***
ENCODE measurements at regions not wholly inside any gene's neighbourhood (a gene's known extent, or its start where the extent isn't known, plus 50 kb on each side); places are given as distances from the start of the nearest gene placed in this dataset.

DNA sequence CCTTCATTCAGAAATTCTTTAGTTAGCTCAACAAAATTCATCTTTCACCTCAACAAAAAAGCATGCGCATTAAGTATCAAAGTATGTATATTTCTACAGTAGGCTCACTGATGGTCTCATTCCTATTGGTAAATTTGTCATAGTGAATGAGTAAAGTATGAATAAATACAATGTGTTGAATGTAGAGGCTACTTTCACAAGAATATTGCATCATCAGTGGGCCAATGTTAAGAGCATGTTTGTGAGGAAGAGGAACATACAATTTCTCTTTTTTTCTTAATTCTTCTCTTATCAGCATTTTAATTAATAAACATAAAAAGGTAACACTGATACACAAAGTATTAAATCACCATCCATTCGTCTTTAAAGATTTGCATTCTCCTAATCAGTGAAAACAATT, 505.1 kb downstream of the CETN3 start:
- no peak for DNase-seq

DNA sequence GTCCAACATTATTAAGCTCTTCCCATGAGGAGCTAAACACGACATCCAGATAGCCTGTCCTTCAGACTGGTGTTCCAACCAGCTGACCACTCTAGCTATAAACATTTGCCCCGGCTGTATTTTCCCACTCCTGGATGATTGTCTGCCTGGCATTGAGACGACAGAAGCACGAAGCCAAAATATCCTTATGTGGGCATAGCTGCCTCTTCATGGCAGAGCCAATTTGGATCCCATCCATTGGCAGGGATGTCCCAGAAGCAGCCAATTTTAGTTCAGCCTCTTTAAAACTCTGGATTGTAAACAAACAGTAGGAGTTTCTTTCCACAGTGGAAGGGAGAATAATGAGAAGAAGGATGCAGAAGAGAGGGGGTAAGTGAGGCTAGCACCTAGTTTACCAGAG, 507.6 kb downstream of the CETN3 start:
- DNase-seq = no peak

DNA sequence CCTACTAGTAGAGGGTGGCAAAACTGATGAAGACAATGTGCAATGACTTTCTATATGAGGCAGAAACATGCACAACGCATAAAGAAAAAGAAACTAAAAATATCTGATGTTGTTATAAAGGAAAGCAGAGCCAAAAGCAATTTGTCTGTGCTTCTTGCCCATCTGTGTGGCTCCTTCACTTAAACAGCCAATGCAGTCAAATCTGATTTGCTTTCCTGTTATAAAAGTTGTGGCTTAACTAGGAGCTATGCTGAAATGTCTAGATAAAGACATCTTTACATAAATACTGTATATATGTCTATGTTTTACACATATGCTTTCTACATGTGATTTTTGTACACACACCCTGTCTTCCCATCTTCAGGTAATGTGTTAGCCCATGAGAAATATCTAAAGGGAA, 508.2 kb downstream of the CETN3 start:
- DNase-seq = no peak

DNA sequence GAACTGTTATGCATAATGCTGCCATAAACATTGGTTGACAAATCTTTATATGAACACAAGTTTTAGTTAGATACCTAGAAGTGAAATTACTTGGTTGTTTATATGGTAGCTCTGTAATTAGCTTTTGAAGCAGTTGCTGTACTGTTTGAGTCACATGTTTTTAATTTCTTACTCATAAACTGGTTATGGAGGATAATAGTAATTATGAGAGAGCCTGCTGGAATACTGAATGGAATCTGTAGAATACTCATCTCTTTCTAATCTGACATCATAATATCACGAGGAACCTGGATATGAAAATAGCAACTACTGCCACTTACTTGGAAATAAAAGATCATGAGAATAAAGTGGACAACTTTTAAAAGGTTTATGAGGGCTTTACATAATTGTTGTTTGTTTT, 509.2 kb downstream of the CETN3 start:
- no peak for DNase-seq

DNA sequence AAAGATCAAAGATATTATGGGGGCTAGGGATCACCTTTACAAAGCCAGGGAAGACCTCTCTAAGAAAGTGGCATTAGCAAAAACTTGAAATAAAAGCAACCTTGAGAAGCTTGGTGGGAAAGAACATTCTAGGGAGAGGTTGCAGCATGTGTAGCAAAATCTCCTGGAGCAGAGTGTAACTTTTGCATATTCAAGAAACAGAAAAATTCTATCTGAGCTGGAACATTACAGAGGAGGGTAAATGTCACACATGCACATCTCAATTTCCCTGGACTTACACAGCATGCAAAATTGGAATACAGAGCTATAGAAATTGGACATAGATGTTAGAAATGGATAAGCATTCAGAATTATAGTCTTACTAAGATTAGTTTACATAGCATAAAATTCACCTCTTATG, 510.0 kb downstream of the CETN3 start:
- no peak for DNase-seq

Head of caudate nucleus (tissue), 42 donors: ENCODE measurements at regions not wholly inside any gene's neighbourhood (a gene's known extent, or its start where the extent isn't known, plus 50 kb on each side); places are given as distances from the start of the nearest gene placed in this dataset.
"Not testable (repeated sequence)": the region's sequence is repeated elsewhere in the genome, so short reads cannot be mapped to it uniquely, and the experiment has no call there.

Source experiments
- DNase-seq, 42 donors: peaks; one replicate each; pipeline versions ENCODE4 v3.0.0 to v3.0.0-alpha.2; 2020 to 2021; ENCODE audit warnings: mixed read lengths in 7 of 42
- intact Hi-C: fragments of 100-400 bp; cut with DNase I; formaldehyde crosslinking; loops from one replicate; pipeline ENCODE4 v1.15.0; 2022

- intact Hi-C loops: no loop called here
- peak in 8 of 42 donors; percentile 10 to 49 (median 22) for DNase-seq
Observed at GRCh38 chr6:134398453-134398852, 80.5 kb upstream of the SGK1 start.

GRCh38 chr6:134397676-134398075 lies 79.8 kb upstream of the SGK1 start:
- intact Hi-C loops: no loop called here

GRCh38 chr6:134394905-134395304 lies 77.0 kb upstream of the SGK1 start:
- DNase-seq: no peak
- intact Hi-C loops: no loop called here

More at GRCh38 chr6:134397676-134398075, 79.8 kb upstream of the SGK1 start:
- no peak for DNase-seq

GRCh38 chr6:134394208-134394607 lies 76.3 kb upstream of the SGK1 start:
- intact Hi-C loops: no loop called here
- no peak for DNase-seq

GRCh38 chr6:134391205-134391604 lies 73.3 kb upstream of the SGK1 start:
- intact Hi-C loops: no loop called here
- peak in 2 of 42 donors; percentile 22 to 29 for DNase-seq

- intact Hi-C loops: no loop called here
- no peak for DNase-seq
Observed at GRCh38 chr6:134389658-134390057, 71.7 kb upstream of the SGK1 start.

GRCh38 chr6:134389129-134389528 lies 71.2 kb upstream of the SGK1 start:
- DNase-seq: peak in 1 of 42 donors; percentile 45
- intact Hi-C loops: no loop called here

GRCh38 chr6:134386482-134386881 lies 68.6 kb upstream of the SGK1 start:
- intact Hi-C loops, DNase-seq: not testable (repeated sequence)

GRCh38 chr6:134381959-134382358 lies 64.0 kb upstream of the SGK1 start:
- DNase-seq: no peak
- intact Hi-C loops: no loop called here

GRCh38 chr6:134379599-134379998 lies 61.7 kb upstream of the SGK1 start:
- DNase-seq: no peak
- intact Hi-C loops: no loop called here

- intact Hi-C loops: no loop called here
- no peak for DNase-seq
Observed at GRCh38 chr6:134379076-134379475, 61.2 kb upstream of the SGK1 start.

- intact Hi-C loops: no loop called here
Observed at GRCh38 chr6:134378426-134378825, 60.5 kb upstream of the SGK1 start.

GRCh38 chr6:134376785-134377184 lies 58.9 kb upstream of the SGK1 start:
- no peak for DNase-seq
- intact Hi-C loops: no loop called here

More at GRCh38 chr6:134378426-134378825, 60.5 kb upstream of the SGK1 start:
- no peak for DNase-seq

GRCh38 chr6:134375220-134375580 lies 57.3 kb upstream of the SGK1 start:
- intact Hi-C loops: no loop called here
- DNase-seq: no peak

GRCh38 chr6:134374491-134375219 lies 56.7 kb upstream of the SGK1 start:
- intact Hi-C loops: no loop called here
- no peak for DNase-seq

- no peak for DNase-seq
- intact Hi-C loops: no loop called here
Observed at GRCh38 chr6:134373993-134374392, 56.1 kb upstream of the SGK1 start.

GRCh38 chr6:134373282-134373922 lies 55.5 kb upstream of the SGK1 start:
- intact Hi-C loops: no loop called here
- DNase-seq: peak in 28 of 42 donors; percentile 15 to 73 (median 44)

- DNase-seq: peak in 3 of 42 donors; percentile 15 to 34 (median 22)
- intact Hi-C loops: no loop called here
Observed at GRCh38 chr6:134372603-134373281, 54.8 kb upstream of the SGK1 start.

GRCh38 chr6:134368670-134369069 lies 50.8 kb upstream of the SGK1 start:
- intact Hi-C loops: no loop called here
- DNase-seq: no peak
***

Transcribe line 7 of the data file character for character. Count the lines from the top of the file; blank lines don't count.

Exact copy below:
- DNase-seq = no peak